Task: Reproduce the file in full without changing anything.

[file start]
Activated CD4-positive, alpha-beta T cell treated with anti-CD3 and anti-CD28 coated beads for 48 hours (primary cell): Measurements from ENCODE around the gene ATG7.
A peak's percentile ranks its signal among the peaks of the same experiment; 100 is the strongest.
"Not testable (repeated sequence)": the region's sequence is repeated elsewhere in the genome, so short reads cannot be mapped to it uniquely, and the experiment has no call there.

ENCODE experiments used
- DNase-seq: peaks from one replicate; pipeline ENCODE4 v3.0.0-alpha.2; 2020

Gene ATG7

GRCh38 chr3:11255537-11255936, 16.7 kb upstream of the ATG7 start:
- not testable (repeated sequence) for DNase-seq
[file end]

Activated CD4-positive, alpha-beta T cell treated with anti-CD3 and anti-CD28 coated beads for 48 hours (primary cell): Measurements from ENCODE around the gene ATG7.
A peak's percentile ranks its signal among the peaks of the same experiment; 100 is the strongest.
"Not testable (repeated sequence)": the region's sequence is repeated elsewhere in the genome, so short reads cannot be mapped to it uniquely, and the experiment has no call there.

ENCODE experiments used
- DNase-seq: peaks from one replicate; pipeline ENCODE4 v3.0.0-alpha.2; 2020

Gene ATG7

GRCh38 chr3:11255537-11255936, 16.7 kb upstream of the ATG7 start:
- not testable (repeated sequence) for DNase-seq